A Guide to Recruiting Young Directors
23 June 2014 at 11:22 am
Younger directors, if properly recruited, mentored and supported, can provide diversity and innovation, says David White, in this piece first published in the latest edition of the SVA Consulting Quarterly.
There is a high demand for quality directors in non-profit organisations. Australia has 59,000 non-profits of significant scale. Averaging eight directors per non-profit, the sector needs around 472,000 directors. Individually, these directors make major decisions about the direction and viability of non-profits, and are tasked with significant strategic decisions to deal with major societal challenges.
However, many non-profits struggle to find and retain quality directors. Can qualified younger people make up the shortfall?
Five essential requirements for a non-profit organisation director are:
- Governance knowledge
- Relevant background
Clearly younger people can fulfil these five requirements and many bring additional benefits through unique skills and perspectives.
1. Governance Knowledge
Younger people might not have as much knowledge on governance matters as someone more experienced, however, they are adaptive to change and have the potential to come up to speed quickly. They may also have a greater capacity and willingness to be trained and mentored.
Paul Robertson, Chair of Social Ventures Australia (SVA), suggests that younger people may be more receptive to instruction than those who are more experienced: “Sometimes it’s harder to mentor the more mature director whereas the younger person coming on actually wants, and sometimes demands, mentoring.”
2. Relevant Background
Directors should fulfil the organisation’s needs regardless of age. Younger people may have skills and experiences which are particularly relevant to an organisation – especially in areas which are in flux, like technological or communication innovations, analysis of markets, fundraising approaches and cultural change.
The responsibilities of a director may take up to 20 days per year and potentially double that for the role of chair. Younger people generally have fewer commitments and family responsibilities and thus are more able to devote their time.
Younger people have access to different networks, and potentially extensive ones. The networks of younger people may reflect common interests better than traditional corporate networks, and similarly may have increased capacity to take on work.
Commitment to a cause is independent of age and more about individual interests, values, allegiances and life experience.
Additional benefits that younger people offer:
Just like any other group who bring different viewpoints, younger people can help boards perform better. Diversity encourages different perspectives which help boards overcome cultural blind spots. It encourages creative problem solving, healthy conflict and different insights about populations and cultures.
Some non-profit organisations that target young people have constitutional mandates for younger people to sit on their boards to ensure they utilise their experience and expertise in information technology, online communication, social media and engagement of young people.
Philanthropy Australia has placed over 20 emerging leaders on boards since the launch of its New Generation of Giving program.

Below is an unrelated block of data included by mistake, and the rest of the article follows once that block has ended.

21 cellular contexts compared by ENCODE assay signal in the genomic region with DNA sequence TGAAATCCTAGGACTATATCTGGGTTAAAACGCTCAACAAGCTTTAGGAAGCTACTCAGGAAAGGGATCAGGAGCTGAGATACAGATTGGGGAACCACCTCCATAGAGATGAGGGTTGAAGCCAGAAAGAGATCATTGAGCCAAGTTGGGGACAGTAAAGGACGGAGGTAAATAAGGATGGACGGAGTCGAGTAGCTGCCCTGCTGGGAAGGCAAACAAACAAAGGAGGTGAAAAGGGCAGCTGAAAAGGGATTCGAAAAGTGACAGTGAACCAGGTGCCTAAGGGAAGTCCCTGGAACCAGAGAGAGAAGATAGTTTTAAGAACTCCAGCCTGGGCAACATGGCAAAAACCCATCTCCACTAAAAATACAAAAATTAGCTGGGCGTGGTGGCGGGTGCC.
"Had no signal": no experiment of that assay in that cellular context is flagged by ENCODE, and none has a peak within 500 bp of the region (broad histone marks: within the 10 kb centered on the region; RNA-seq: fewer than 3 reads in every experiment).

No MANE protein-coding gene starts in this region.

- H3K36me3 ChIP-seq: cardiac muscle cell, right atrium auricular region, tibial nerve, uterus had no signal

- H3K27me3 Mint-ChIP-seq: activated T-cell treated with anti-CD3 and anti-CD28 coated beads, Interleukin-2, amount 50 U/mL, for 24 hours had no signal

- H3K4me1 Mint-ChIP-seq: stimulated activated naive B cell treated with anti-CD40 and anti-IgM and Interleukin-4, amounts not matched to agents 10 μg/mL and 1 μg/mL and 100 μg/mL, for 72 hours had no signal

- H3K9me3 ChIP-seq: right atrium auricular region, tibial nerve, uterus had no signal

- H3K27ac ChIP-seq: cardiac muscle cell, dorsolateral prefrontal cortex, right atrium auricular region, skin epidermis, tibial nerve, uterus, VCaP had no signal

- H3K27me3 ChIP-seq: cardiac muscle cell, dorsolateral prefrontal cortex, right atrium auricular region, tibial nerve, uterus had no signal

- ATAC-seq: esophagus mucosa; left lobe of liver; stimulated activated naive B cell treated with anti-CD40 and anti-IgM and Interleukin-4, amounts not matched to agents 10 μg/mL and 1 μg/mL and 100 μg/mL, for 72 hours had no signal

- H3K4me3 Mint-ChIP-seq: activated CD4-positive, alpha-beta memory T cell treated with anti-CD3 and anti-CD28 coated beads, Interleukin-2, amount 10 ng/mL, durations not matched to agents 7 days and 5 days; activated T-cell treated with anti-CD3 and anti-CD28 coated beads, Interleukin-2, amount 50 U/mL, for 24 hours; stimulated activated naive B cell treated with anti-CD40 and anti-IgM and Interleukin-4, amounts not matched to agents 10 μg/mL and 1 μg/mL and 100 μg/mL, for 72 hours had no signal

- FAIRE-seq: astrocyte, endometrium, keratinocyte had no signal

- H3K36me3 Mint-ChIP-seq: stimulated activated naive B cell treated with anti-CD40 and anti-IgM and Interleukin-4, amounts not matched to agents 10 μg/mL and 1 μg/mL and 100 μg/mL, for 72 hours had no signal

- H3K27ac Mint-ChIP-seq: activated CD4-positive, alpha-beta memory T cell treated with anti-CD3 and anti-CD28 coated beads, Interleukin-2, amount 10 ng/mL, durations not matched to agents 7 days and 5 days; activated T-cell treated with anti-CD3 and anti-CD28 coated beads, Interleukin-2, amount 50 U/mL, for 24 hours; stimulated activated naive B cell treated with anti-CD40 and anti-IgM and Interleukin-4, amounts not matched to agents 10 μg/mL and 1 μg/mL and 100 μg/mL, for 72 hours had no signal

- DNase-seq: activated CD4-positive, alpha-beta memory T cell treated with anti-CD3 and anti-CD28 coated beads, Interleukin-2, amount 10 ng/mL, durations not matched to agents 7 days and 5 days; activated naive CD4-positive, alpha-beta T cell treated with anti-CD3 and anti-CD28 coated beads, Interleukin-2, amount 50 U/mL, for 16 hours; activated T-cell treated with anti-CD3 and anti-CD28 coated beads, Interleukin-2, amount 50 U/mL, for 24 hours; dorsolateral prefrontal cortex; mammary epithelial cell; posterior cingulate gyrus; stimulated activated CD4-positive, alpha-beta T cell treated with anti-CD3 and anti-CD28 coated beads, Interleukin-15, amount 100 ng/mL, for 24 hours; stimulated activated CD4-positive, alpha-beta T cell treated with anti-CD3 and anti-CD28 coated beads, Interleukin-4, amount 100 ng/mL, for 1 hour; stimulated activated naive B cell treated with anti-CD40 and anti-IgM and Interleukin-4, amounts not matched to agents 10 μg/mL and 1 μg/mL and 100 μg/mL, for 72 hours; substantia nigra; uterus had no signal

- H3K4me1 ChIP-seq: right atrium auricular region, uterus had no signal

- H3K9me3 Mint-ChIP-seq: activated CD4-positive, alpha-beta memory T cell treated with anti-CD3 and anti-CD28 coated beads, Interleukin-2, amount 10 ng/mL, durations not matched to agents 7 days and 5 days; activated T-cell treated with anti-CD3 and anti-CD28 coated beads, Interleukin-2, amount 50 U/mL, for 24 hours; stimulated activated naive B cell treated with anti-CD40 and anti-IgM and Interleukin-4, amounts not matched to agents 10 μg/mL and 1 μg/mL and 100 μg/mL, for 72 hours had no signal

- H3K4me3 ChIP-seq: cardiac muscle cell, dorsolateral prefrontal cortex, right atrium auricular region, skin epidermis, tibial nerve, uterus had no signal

Louise Walsh, Philanthropy Australia’s CEO, has found that young board members bring fresh attitudes to fundraising and sustainability: “If one of our ‘new gen-ers’ believes in the organisation’s mission, governance and effectiveness, they are passionate about bringing their peers, friends and colleagues into the fold. They also bring fresh perspectives about generating income streams beyond fundraising, for example cross-subsidisation opportunities.”
There is potential for young people to have long-term relationships with the organisation.
Despite the wisdom and experience of older directors, the currency of their business knowledge can fade and their tenure is likely to be shorter. In contrast, younger people potentially have decades of future governance ahead. Hence, investment in training and mentoring younger people can pay big dividends.
Nonetheless, it is important to remember that any board candidate must be vetted for appropriateness. Non-profit boards should not be viewed simply as a training ground for “more important” corporate board roles. Any director must fulfil the five requirements.
When considering recruiting a young director, consider the following:
1. Fit with the vision of the organisation
Good boards rarely happen by accident. A well-constructed board needs more than just people with wide experiences. An organisation needs clarity on why anyone is being appointed to the board. Each director must meet the five requirements and bring the skills, experience and networks needed for the specific organisation.
2. Capacity to do the job
A board candidate must demonstrate sufficient intellectual capacity and emotional intelligence and show the potential to develop into an effective director. They must also display a willingness to undertake any necessary training to be able to fulfil any board duties.
3. Training and mentoring
The board culture should allow and encourage difference and have tolerance for people who are learning on the job. Practically, that means the organisation must have a supportive chair and current directors who have the knowledge, patience and willingness to support and mentor less experienced members. Developing skills to allow a long period of useful service to the organisation and sector should be encouraged.
About the Author: David White until recently was an associate consultant for SVA Consulting providing governance consulting services to non-profit boards. In retirement, White continues to serve on a number of Not for Profit boards including Varuna, The National Writers’ House.